Policy report

Connecting minds collective action

A report on the findings from the Auckland Housing Summit held on 1 August 2017

1 Sep 2017

The first independent and not for profit gathering aimed at solving Auckland’s housing crisis was held on 1 August 2017. Its underlying foundations were developed by housing strategist Leonie Freeman in 2016 in the paper “A Comprehensive Solution to Solve Auckland’s Housing Crisis”. The full strategy, along with media coverage, can be found at thehomepage.nz. The fundamental principles of Ms Freeman’s strategy are to:

  1. Act collectively and quickly to address the crisis.
  2. Employ a collective impact approach which encompasses everyone in the sector – including developers, suppliers, influencers, iwi, policy makers, community housing providers and the public sector

The goal is to create a future in which all players in the housing industry work together to ensure every Aucklander, every New Zealander, across all sectors of the community, has adequate, decent and affordable housing.

This document is a report on the findings from the day which was framed around the three key topics:

  1. Why housing matters
  2. A vision for Auckland
  3. Acting for change

The Auckland Housing Summit has identified key actions in order to move forward to solve Auckland’s Housing Crisis. Since the summit was held, feedback from groups and individuals has been overwhelming and a number of initiatives are being explored as a result of the day. It is clear from this first summit that we have the ideas, people and organisations to solve the housing crisis. What is required now is a show of hands and commitment from other key market players, policy makers and other groups to ensure an immediate and collective approach.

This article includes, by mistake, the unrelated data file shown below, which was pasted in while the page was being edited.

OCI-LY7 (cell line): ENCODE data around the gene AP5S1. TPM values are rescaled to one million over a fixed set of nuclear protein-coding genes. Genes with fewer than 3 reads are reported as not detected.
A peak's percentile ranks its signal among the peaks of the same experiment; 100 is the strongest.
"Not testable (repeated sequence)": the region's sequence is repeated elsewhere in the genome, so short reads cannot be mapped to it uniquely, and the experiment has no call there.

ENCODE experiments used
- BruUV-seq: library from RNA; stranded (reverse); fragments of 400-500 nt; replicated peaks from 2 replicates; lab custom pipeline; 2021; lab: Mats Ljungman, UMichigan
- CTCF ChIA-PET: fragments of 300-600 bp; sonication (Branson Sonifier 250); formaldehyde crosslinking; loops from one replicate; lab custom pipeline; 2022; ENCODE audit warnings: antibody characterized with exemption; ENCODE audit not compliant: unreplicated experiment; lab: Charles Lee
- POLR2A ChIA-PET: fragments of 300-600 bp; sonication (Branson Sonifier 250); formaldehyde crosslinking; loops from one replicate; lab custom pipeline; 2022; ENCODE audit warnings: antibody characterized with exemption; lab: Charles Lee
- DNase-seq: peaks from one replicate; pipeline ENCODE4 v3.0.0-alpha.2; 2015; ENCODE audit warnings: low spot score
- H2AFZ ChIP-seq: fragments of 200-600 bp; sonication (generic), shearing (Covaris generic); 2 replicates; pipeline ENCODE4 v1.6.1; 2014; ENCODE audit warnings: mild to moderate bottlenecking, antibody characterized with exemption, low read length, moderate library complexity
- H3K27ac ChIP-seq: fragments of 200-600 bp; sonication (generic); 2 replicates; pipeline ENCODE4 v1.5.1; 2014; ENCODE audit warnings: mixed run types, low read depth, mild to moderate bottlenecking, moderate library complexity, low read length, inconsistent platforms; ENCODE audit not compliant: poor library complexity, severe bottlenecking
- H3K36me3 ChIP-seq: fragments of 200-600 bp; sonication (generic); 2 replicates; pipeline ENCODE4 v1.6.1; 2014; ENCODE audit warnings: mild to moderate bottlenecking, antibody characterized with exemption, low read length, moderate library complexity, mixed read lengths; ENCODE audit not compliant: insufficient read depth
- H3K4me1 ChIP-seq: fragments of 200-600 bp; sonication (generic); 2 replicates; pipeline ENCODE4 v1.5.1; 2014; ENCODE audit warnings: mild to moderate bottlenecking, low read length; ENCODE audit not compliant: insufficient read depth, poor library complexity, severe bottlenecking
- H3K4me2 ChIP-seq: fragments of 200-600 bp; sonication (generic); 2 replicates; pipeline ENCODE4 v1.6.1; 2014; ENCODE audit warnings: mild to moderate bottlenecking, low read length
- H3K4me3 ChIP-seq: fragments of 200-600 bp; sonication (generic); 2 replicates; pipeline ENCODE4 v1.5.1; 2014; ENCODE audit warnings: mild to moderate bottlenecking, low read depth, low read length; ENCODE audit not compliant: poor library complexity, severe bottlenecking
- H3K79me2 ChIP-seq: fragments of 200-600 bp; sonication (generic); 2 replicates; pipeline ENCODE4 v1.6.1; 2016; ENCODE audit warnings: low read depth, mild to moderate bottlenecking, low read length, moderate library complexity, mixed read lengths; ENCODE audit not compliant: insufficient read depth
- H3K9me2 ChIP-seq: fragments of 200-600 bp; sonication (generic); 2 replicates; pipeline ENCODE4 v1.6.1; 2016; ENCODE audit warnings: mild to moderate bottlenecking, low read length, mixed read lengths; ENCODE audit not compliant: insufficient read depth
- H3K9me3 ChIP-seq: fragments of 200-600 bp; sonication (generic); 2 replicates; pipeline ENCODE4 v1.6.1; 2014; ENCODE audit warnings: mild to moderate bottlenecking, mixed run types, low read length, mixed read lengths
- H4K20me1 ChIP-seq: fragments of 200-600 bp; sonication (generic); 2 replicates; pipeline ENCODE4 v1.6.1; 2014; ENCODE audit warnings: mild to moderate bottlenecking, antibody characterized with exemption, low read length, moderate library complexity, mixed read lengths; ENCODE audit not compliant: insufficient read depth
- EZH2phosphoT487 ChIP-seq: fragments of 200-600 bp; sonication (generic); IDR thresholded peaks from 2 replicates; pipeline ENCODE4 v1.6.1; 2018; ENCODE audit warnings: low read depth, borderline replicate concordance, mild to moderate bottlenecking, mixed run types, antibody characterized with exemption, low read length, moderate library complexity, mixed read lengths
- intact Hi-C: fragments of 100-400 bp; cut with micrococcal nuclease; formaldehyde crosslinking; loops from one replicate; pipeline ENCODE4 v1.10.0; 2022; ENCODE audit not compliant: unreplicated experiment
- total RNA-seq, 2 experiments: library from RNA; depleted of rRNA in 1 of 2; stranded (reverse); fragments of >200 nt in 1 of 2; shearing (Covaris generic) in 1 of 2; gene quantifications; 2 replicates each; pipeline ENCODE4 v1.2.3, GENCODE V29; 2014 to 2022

A study of successful collective impact initiatives identified four key requirements for success:

  • The establishment of a new not for profit organisation: Run in an uncompromisingly disciplined and business-like manner. Perceived neutrality was identified as vital and while central and local government were both key stakeholders, this new organisation would be solutions driven rather than politically driven.
  • A governance board: This would comprise a group of influential champions with the ability to make things happen and provide clear leadership for the city.
  • Funding: Funding would be sourced from all housing sector participants to secure the organisation’s operation for the first three years. At the end of the period, the results were expected to speak for themselves, thereby securing further funding.
  • The mission: To build on what worked, to coordinate and align every stage of the housing process, from establishing a vision and strategic plan, to the delivery of finished houses. This would incorporate existing organisations, agencies and processes, filling the gaps and removing the overlaps and inconsistencies.

Such a structure ensures clear accountability across the wide range of voices and brings all the players together to join the dots

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